The proposal for a charter school in the Cedar Riverside neighborhood grew from the recent history of neighborhood development. Beginning in 1986, a large scale housing development project in much of the neighborhood brought a large population of families with young children to the neighborhood. As many of the units in this development were scheduled for Section Eight Housing, the number of children remained large in the immediate future. Approximately half the Cedar Riverside neighborhood resided in the Riverside Plaza Housing Project and the large number of Section Eight units guaranteed a continued population of children.
The dramatic increase in housing for families with children was followed by community activity to provide services for the children.
In 1989, the West Bank Community Development Corporation (CDC) developed a network of day-care houses, using community resources in housing opportunities to respond to the needs of the families. Local service agencies, the Currie Center and the People’s Center, had also increased their programming for children. In the winter of 1991, parents and school teachers in the community began discussing the need for a local school. In May of 1991, the West Bank CDC continued its history of supporting family services and agreed to act as the fiscal agent for the proposed school. With CDC backing, a series of community meetings had been held to access the needs of neighborhood families in regards to a school, and a proposal for a charter school was written.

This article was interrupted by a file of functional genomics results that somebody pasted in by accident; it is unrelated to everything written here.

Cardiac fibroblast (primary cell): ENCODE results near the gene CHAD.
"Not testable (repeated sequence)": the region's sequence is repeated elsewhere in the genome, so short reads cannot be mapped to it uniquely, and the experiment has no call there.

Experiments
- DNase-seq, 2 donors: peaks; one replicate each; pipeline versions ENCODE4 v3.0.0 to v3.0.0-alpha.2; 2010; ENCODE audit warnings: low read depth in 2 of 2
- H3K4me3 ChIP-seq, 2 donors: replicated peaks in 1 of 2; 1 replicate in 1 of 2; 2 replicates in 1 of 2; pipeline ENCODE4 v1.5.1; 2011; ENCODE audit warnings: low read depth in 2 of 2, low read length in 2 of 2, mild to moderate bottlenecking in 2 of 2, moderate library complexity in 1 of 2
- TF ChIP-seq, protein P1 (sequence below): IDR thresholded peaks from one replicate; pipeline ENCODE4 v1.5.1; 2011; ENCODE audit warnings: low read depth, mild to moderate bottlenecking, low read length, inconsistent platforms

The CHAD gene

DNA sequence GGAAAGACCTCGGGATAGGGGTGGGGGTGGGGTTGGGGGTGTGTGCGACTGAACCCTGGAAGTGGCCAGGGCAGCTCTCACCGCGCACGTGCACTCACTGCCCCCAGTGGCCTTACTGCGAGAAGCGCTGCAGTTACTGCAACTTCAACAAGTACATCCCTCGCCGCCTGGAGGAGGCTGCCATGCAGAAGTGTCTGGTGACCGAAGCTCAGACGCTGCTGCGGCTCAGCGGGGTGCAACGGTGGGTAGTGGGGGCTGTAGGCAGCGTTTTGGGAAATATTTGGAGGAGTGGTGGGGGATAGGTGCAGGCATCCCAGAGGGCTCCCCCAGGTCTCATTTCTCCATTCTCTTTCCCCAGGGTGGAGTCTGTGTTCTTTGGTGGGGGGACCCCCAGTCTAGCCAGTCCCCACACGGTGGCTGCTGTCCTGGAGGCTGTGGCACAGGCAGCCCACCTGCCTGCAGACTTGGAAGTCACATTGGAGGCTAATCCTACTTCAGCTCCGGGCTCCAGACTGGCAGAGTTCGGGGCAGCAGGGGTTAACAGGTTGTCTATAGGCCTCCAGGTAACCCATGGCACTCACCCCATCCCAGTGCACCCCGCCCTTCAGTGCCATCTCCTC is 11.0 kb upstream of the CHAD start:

Cedar Riverside Community School was founded in 1993 – and is located in the heart of the Cedar Riverside Plaza housing complex. This location has had a powerful impact upon the school’s evolution. The school serves a population overwhelmingly from immigrant families who come from homes where English is not the first language. Some of the more prevalent issues many of the students have to overcome in addition to learning English when they come to CRCS include interrupted schooling, immigration, culture shock, separation from family members, poverty, and trauma caused by war. These are significant obstacles to students, families, and staff when providing for each child’s education and growth.